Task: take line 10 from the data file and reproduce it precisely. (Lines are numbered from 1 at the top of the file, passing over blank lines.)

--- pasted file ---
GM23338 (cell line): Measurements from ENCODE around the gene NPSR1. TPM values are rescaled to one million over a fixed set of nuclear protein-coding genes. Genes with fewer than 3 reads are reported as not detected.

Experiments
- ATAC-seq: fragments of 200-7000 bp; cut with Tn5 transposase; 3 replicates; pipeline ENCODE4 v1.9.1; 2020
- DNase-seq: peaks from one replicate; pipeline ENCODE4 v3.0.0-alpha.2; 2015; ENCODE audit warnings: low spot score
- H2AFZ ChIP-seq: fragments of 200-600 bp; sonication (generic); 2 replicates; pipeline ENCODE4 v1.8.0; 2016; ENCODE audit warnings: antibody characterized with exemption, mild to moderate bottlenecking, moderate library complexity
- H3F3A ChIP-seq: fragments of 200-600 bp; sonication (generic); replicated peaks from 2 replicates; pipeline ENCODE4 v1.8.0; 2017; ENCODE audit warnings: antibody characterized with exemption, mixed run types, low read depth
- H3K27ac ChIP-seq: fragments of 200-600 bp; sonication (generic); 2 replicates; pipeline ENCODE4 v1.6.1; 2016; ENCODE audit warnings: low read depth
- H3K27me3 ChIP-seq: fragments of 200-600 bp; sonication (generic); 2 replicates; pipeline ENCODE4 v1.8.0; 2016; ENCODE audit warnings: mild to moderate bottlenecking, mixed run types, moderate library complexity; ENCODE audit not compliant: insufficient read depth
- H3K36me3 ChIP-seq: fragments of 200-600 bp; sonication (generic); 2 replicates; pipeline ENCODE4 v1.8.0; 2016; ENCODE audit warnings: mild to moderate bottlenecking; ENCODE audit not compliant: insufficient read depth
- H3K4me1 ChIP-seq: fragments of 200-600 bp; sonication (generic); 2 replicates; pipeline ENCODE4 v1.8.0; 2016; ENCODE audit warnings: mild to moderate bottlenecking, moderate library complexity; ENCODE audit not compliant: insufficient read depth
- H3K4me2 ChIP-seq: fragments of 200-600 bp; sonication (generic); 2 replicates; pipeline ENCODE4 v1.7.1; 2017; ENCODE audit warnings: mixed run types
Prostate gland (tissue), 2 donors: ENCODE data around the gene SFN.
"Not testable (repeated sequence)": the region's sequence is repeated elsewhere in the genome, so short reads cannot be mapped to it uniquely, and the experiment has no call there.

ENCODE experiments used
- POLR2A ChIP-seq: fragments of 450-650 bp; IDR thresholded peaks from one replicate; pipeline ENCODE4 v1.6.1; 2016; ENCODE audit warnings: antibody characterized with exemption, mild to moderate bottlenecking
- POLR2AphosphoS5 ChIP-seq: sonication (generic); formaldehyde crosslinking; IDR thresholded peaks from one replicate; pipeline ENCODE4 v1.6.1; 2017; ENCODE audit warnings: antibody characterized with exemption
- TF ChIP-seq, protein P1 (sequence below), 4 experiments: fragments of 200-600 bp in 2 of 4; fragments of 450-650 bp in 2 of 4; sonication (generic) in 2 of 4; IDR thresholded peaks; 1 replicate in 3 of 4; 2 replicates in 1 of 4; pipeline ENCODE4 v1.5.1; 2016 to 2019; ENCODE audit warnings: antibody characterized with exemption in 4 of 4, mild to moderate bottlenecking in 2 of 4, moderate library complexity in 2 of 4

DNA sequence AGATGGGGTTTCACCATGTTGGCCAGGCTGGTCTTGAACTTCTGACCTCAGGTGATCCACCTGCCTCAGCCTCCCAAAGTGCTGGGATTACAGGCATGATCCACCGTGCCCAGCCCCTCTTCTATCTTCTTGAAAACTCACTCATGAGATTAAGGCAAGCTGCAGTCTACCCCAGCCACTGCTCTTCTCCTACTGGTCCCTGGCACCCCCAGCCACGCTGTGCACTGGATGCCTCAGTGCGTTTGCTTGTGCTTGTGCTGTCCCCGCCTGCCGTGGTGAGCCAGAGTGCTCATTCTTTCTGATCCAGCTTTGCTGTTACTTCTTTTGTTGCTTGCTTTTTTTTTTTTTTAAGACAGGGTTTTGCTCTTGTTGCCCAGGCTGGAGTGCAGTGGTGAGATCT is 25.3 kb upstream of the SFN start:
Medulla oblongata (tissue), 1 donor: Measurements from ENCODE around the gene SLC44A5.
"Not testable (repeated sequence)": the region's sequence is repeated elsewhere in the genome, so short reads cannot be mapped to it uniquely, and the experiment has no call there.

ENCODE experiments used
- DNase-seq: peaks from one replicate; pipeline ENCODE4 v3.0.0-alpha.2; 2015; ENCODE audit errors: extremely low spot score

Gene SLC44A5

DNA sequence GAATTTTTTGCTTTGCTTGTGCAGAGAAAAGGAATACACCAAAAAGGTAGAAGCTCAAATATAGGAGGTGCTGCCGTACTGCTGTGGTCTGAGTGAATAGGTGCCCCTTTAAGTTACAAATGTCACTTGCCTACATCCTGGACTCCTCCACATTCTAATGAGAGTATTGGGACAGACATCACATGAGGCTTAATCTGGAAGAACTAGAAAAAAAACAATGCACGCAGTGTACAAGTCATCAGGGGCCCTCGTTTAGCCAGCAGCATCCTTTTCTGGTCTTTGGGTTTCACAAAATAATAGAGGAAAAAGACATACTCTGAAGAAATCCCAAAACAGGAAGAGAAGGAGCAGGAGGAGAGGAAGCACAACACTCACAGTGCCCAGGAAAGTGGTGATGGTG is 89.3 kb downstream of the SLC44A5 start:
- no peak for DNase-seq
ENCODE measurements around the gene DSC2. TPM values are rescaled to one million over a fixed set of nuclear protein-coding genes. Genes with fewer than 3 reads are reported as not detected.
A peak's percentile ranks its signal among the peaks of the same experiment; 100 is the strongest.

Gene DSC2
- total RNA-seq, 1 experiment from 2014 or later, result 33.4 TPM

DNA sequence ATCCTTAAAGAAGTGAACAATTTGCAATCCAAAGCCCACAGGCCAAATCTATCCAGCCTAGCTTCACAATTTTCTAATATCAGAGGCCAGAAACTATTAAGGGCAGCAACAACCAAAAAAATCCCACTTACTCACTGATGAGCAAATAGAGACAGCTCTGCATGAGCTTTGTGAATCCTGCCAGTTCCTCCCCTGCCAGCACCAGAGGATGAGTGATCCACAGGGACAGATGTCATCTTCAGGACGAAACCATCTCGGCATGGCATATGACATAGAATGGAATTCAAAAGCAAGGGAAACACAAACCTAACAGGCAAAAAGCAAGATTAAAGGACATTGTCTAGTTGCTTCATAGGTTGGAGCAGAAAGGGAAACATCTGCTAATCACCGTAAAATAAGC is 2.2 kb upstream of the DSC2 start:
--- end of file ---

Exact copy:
- H3K4me1 ChIP-seq: fragments of 200-600 bp; sonication (generic); 2 replicates; pipeline ENCODE4 v1.8.0; 2016; ENCODE audit warnings: mild to moderate bottlenecking, moderate library complexity; ENCODE audit not compliant: insufficient read depth